According to Minister of Foreign Affairs and Trade Péter Szijjártó, the United Nations High Commissioner for Human Rights has declared war on Viktor Orbán and Hungarian migration policy, but the Hungarian Government will “take up the gauntlet”, will fight this battle, and will not allow a single illegal immigrant into Hungary.

At a press conference on Wednesday, the Foreign Minister reacted to the fact that Zeid Ra'ad Al Hussein confirmed that he regards Prime Minister Viktor Orbán as racist and xenophobic.

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“Viktor Orbán and the Hungarian Government are in the way of Zeid Ra'ad Al Hussein”, Mr. Szijjártó said, adding: “We will take up the gauntlet” and we will fight this battle against the UN High Commissioner for Human Rights no matter what ridiculous accusations he makes against us in the upcoming period; we will not allow a single illegal immigrant into Hungary.

“Hungary is standing on the foundations of sovereignty and demanding the preservation of our right exclusively decide who we allow into our country and who we will not. Nobody can order us to be diverse, and we strongly reject the fact that anyone should call us racists as a result”, the Minister of Foreign Affairs and Trade added.

“We can see where parallel societies lead; we see the dangers, the mess and the disorder that parallel societies cause. In contrast, we regard order and security as values”, he added.

Mr. Szijjártó said that in his opinion Zeid Ra'ad Al Hussein has behaved in a manner that is unworthy of his position, because “an international official with an excellent salary that is paid for by contributions from member states” cannot speak in this way, and cannot declare war on a democratically elected Prime Minister. Mr. Szijjártó said he maintains his previous standpoint according to which the High Commissioner should resign.

“Zeid Ra'ad Al Hussein is an extremely pro-immigration official who wants to have migration acknowledged as a fundamental human right, and wants to bring migrants into Europe. In contrast, Prime Minister Viktor Orbán and the Hungarian Government have made it clear that they regard migration as a source of danger that not only can be stopped, but must be stopped”, the Foreign Minister said.

According to Mr. Szijjártó, there is dispute over the question of whether a diverse and multicultural society in itself constitutes a value, and whether it is superior to a uniform, homogeneous society, and the Hungarian Government’s answer to this question is no.

“We Hungarians, who have remained unchanged in the Carpathian Basin for 1100 years, want to remain here and remain the way we are, and nobody can take away our right to make such a decision”, he added.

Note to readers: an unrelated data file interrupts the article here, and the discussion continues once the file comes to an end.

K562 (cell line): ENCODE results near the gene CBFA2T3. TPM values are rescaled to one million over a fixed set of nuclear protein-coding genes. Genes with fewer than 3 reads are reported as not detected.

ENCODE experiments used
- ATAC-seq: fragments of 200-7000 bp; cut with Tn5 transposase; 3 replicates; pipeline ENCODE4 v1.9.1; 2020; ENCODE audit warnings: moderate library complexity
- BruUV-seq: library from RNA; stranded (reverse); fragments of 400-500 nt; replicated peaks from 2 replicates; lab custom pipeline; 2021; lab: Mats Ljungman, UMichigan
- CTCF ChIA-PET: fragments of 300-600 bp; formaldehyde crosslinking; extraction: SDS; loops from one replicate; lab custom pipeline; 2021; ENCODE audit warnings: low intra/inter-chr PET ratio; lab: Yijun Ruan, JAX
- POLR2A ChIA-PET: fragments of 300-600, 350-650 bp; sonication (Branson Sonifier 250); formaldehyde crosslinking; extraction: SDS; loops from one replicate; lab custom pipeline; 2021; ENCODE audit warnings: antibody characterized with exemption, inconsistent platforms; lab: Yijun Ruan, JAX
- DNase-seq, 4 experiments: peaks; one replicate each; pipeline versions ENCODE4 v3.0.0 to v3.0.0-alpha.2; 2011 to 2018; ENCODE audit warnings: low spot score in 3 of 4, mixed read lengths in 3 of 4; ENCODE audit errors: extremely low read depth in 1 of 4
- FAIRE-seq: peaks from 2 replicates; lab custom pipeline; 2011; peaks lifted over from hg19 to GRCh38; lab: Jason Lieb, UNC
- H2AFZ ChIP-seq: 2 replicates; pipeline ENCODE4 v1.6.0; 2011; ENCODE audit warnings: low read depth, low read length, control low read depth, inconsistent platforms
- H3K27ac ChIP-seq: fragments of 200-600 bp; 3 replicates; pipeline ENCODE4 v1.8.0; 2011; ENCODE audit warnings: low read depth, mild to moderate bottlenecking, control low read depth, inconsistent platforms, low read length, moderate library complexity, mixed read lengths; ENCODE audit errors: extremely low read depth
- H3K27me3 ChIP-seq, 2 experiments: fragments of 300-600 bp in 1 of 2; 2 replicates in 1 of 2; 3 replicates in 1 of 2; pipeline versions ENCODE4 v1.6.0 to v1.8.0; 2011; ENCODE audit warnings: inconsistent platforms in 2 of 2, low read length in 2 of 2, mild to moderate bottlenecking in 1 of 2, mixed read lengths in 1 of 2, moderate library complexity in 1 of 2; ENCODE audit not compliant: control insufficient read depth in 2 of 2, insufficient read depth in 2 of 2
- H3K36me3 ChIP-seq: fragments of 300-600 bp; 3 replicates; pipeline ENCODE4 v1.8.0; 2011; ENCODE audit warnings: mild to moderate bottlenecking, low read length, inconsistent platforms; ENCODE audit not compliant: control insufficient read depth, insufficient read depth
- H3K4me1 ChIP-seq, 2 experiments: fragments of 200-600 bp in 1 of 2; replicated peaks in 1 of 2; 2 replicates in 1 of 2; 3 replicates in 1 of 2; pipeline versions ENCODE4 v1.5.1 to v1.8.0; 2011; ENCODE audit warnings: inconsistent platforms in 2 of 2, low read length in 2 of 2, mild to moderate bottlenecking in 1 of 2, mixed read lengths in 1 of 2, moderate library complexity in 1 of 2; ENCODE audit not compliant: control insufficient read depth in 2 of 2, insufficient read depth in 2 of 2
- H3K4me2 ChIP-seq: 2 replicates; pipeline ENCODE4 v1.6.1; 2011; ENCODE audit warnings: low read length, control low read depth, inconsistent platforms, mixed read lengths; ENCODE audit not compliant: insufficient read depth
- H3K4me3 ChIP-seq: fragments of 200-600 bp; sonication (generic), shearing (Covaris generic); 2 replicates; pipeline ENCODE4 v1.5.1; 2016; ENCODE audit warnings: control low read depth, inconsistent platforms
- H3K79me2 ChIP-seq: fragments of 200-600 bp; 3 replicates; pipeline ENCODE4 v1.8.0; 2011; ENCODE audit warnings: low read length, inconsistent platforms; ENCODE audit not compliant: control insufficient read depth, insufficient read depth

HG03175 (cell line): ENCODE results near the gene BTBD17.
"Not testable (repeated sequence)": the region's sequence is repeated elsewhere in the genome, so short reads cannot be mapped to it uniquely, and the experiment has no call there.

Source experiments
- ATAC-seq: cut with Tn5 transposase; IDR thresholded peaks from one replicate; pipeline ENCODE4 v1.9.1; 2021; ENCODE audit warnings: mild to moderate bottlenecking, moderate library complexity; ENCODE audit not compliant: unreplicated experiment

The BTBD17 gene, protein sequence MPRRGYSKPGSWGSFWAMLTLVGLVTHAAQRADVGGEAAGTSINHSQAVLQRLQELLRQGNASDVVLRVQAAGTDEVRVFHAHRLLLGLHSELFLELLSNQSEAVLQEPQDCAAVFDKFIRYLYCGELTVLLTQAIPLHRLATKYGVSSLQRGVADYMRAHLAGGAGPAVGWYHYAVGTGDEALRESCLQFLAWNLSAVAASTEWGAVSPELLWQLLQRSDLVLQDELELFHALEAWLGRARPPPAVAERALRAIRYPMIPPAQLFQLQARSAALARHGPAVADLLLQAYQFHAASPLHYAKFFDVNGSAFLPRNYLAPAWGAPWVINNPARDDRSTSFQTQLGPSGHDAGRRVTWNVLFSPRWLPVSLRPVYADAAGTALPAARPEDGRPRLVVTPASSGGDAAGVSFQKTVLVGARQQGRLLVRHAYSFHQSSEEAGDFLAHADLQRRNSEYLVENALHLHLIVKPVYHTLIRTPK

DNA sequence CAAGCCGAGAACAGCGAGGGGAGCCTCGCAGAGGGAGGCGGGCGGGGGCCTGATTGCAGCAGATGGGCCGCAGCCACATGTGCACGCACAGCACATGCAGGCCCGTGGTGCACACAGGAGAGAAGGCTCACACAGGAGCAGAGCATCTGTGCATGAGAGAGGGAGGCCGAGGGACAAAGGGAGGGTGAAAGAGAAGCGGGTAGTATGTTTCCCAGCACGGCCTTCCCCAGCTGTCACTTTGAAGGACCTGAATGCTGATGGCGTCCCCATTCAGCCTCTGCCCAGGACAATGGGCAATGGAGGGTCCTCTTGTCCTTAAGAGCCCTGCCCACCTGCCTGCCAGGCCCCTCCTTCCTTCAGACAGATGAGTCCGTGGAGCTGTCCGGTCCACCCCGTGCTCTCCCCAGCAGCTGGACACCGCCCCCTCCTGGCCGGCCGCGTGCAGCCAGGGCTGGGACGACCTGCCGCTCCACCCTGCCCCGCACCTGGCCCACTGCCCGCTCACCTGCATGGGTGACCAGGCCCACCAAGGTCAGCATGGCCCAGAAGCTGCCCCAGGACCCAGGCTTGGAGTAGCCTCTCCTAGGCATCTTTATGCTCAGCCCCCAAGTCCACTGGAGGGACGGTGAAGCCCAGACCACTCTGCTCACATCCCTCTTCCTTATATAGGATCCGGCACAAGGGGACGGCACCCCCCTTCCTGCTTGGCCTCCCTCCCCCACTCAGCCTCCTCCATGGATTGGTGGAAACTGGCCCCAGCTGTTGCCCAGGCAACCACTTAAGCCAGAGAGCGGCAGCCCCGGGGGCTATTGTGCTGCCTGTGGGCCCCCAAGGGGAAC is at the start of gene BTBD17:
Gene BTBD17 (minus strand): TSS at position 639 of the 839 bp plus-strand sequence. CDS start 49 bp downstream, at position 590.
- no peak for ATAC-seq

He noted that he felt it was pathetic and “unmanly” of the High Commissioner to have left the human rights council chamber after reading his statement on Tuesday. He also objected to the fact that he has received no reply to the letter he sent the High Commissioner as Foreign Minister, only a press statement was released.

Mr. Szijjártó pointed out that he will be representing the Hungarian Government in New York next Monday at the debate on the UN’s global migration package (Compact for Migration), and will once again be making it absolutely clear that Hungary is not prepared to move an inch with regard to its sovereignty and security.

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In reply to a question concerning what will happen if the High Commissioner does not resign, Mr. Szijjártó said he harbours no illusions and believes we must prepare for a drawn-out battle in view of the fact that the debate on the global migration package will continue until December.

With regard to a question concerning the fact that in September 2015 Viktor Orbán had argued in favour of the introduction of global quotas in the UN, but government communication is now making claims to the opposite, the Foreign Minister said: at the time our position was already that the issue of migration cannot be just a European problem, but that the whole world must deal with this issue. According to Mr. Szijjártó this does not mean resettlement quotas, because the solution to the problem of migration isn’t “let’s bring people to where there is no trouble, but that we find a solution that ensures that they do not set out”.

In reply to a question on the video about Vienna by Minister heading the Prime Minister’s Office János Lázár, Mr. Szijjártó said he hadn’t seen the video, but that the children being schooled in Vienna include a huge ratio of immigrants, and the question is whether we would like something similar in Budapest or in any other Hungarian city, adding that he wouldn’t like Hungarian society to be transformed in a similar manner to what is currently happening in Austria and Vienna.

With regard to a comment according to which Vienna is one of the world’s three most liveable cities, and that according to the Government of the Central Bank, György Matolcsy, Hungary would like to catch up to Austria by 2050, Mr. Szijjártó said people shouldn’t “confuse chalk and cheese”, because although Austria is undoubtedly more highly developed economically than Hungary, hopefully nobody is claiming that this is thanks to the fact that many illegal immigrants and young Muslims have arrived in Austria in recent years.